Geopolitical Report 2785-2598 Volume 13 Issue 2
Author: Giuliano Bifolchi
Thanks to the support of the American-Uzbek Chamber of Commerce, the United States aims at strengthening its economic presence in Uzbekistan, considering the strategic role that Tashkent plays in Central Asian dynamics and transport corridors and Afghan domestic politics.
On October 27th, 2021, the First Deputy Chairman of the Senate of the Oliy Majilis, Sodik Safoev, held a meeting with the head of the American-Uzbek Chamber of Commerce, Carolyn Lamm, who arrived in Uzbekistan shortly before as an international observer in the presidential elections.
During the meeting, Carolyn Lamm noted the high level of organisation and conduct of the presidential elections, stressing that the 2021 election campaign and the elections themselves were much more transparent and open than the previous ones, which she could also observe in the past. Carolyn Lamm highlighted the high turnout among young voters.
Further, the parties exchanged views on cooperation issues between Uzbekistan and the United States in trade, economic and educational spheres. According to the American-Uzbek Chamber of Commerce chairman, the reforms carried out in Uzbekistan in the past five years in the business sphere and foreign policy have significantly contributed to an increase in interest in Uzbekistan from foreign business circles and increased the level of confidence in the country.
Shavkat Mirziyoyev won the recent presidential elections in Uzbekistan, confirming its leadership. Mirziyoyev’s reelection highlights political stability in the country and the possibility for the Uzbek Government to continue democratic and economic reforms to reach international standards and attract more foreign direct investments (FDIs) necessary to support Uzbek economic diversification and national infrastructural projects. Even though the country is still far from international standards regarding economic freedom as the Heritage Foundation 2021 Index of Economic Freedom highlighted, Uzbekistan attracted 6.6 billion dollars FDIs in 2020.
Since the U.S. troops withdrew from Afghanistan, Uzbekistan has played a pivotal role in Central Asian security, considering that Tashkent is actively involved in strengthening regional stability and guaranteeing border control to avoid from the Afghan territory any terrorist group might export its activity and propaganda in Central Asia and entire Eurasia.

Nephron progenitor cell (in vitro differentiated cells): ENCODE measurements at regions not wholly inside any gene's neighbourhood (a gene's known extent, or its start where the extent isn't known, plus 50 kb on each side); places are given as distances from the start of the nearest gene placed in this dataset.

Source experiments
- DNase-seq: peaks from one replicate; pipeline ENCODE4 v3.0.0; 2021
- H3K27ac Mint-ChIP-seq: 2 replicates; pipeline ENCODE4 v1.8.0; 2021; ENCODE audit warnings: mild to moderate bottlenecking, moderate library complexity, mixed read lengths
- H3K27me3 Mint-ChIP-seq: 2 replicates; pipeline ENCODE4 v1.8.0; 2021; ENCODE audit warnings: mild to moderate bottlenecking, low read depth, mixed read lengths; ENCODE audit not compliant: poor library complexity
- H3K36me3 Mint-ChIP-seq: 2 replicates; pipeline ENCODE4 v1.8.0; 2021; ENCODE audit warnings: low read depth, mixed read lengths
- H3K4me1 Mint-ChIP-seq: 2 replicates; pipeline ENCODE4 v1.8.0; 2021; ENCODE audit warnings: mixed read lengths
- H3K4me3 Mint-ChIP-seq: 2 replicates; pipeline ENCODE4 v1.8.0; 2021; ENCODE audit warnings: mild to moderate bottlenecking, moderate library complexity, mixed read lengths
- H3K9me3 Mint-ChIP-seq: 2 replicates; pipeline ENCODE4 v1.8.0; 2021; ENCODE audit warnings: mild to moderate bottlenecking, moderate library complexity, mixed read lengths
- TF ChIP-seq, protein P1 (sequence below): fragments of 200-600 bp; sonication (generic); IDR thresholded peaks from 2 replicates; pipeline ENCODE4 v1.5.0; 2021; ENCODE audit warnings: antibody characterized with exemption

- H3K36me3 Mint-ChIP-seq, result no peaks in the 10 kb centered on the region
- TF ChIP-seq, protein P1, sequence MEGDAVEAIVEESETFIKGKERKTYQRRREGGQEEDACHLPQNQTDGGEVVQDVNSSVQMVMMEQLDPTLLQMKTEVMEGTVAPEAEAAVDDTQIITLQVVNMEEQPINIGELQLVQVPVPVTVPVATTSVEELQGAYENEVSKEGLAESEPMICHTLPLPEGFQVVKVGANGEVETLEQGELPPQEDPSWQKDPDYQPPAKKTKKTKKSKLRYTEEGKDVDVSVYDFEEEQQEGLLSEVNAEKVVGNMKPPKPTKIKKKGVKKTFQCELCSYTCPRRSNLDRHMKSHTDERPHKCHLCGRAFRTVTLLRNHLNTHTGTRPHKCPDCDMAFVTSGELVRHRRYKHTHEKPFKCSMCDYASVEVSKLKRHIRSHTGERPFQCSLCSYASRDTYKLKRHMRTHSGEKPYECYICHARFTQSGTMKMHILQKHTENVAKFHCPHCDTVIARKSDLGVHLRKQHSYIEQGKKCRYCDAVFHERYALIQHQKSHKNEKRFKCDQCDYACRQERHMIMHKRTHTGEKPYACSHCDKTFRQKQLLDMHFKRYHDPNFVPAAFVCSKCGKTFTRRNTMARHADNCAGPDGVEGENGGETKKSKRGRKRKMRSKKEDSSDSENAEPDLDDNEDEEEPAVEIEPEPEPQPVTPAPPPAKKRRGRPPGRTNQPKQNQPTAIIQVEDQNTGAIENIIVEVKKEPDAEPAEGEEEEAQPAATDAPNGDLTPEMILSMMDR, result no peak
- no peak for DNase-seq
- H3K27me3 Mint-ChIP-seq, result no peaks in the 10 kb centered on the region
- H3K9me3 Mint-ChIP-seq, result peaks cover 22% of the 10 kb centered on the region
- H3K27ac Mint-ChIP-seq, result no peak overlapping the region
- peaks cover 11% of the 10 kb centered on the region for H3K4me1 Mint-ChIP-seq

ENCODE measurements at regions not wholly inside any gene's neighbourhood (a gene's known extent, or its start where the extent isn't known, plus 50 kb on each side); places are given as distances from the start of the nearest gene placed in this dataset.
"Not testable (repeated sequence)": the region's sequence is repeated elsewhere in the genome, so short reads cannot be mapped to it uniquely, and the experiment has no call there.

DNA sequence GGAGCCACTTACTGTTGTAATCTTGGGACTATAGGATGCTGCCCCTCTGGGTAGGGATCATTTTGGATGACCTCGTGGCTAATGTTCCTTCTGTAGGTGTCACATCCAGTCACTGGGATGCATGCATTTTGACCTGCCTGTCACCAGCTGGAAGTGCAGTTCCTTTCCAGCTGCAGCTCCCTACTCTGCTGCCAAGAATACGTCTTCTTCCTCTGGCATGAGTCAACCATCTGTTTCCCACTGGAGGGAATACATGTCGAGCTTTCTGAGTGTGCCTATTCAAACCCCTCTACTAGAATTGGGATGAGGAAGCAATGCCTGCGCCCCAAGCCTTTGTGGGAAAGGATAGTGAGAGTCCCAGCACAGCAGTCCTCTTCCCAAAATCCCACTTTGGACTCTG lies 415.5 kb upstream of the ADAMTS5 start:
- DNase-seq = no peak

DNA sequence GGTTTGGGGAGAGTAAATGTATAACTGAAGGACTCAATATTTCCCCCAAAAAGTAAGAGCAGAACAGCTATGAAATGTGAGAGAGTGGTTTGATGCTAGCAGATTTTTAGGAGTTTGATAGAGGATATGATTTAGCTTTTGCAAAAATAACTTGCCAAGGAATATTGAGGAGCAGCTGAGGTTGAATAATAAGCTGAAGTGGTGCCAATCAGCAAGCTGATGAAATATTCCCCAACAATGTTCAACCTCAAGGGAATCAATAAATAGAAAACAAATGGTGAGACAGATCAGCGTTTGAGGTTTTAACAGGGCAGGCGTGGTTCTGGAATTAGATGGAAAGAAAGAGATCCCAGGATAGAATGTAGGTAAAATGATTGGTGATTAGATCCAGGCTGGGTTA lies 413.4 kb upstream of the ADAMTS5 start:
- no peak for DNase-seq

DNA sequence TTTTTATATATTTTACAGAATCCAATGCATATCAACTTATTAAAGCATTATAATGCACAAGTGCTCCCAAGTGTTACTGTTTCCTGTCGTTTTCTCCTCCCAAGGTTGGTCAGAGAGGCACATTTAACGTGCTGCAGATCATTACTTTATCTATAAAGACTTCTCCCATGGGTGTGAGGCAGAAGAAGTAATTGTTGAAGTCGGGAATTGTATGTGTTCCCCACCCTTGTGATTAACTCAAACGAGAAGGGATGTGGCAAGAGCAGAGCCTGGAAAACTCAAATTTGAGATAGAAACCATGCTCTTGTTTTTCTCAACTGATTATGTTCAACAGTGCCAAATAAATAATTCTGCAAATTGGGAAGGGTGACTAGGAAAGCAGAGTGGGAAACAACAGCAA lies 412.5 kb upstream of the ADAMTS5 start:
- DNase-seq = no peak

Uzbekistan soon established a dialogue with the Taliban to discuss economic cooperation, transport corridors, and security problems (Uzbekistan and the Taliban discussed joint projects). Furthermore, Tashkent enhanced collaboration with Ashgabat to create a collaborative partnership in connection with the recent developments in Afghanistan to secure Uzbek and Turkmen’s borders and boost their economies (How Afghanistan is influencing the Turkmenistan-Uzbekistan cooperation). Indeed, Uzbekistan seeks to stabilise the Afghan State as one of its primary goals in the region, considering the influence that the Taliban or the rise of several terrorist groups might have on Uzbek security and stability (i.e. the Islamic Movement of Uzbekistan).
Why does this matter?
Washington’s decision to withdraw from Afghanistan did not mean the U.S. complete abandonment of Central Asia. This region still has a considerable influence and importance on the Eurasian chessboard, and it is currently the ‘battleground’ among different international and regional actors. In this regard, the White House might play the card of economic partnership and financial support in those target countries considered fundamental to contrast the rise of Beijing’s Belt and Road Initiative and the affirmation of Moscow’s Eurasian Economic Union.
Due to its geographical position in the middle of Central Asia and thanks to its political stability represented by Mirziyoyev’s reelection, Uzbekistan might become an essential asset in Washington’s Central Asian strategy. Hence, U.S. investments in the Uzbek market might fortify Washington’s position, contrast Chinese and Russian presence, and guarantee a decisive interlocutor in the Afghan scenario.
In the future, if Washington will accomplish the mission of strengthening its position and image in Uzbekistan, and considering that Tashkent is far less dependent on Moscow and Beijing than other Central Asian republics, it is not currently part of the Collective Security Treaty Organisation. It does not have any foreign military bases on its territory, the United States might promote military cooperation and the eventuality to establish a military base on the Uzbek soil again to contrast any threats from Afghanistan in case the Taliban will fail to stabilise the situation or civil war will break out.